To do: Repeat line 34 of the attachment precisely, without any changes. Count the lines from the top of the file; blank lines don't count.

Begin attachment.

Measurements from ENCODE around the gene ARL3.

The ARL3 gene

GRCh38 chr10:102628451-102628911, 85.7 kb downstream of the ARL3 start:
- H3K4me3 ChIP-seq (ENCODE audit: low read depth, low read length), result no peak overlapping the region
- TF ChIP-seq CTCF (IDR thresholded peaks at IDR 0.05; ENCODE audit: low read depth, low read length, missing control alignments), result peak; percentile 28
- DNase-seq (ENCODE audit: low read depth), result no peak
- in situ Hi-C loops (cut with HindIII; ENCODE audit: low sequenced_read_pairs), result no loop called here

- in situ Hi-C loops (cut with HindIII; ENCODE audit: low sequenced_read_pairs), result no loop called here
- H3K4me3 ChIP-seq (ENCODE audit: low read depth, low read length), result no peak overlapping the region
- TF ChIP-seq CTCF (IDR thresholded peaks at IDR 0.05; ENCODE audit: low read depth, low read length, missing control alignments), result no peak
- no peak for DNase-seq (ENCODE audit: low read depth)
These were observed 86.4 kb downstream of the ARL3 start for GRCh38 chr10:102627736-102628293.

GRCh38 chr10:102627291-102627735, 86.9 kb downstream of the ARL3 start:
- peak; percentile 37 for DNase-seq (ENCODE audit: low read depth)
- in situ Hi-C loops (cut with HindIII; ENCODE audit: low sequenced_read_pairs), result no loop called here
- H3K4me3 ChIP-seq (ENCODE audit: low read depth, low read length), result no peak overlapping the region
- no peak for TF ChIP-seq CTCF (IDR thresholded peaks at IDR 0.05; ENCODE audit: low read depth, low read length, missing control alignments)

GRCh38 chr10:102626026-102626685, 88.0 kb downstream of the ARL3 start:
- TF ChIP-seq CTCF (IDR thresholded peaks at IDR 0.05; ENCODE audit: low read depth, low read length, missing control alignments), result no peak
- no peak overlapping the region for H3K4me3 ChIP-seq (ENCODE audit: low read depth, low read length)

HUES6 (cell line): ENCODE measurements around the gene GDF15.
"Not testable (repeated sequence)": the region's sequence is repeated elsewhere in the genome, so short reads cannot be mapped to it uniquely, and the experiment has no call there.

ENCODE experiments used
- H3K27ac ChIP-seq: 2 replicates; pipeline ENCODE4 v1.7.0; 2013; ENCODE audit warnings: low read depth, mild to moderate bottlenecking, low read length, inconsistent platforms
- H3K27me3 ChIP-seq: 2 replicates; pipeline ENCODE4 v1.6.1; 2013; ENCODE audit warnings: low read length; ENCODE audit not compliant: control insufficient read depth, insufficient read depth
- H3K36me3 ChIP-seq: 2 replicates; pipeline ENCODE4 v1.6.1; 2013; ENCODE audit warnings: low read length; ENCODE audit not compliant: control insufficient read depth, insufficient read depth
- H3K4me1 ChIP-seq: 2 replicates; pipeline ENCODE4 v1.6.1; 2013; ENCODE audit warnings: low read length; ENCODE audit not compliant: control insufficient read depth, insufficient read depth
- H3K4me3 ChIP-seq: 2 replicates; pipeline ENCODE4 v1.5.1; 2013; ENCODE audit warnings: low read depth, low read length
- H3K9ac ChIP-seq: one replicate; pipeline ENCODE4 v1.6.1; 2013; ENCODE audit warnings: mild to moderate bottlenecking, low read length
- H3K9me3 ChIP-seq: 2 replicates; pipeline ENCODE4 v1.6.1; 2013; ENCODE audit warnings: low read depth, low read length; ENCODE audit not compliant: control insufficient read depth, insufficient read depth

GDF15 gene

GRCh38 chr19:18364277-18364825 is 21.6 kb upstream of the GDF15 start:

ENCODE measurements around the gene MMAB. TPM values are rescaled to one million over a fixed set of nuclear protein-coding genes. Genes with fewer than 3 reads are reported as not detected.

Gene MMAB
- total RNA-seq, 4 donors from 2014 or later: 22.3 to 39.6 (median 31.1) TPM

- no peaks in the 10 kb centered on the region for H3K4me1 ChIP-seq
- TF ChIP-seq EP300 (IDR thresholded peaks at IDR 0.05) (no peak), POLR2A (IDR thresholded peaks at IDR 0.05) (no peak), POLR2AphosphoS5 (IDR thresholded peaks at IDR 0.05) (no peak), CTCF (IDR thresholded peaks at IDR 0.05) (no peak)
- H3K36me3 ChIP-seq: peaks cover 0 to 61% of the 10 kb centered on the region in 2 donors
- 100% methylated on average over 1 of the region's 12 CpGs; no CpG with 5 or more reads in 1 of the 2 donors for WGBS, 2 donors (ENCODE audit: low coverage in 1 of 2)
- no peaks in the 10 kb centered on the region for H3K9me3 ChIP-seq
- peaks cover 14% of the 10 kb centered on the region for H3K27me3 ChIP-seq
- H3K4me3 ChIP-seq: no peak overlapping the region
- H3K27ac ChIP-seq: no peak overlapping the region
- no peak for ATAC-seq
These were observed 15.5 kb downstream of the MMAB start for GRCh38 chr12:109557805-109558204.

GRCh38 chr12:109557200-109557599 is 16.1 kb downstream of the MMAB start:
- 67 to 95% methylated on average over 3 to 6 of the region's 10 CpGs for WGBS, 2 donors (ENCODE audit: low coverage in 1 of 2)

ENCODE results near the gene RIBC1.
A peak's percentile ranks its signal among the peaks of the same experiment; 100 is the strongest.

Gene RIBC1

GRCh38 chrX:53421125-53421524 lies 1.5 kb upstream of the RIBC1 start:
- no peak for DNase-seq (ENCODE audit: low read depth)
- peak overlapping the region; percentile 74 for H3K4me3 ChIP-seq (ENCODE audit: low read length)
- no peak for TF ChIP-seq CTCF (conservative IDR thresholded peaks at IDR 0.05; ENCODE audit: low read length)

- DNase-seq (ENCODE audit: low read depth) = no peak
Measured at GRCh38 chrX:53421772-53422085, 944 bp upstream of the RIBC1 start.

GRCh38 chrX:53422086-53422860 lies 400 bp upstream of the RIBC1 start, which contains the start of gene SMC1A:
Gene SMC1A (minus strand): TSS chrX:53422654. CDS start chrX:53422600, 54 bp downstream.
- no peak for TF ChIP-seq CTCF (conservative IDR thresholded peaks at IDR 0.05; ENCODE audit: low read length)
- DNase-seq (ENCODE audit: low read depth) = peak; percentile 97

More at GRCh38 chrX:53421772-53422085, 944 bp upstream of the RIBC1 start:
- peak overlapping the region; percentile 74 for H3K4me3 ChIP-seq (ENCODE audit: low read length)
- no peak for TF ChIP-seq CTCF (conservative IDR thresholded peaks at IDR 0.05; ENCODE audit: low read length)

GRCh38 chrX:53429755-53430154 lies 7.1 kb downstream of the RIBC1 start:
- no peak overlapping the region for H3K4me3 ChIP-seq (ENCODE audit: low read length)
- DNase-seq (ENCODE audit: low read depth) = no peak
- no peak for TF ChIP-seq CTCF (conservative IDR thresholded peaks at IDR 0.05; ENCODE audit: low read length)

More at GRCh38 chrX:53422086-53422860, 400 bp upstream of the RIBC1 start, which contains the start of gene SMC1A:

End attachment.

Gene MMAB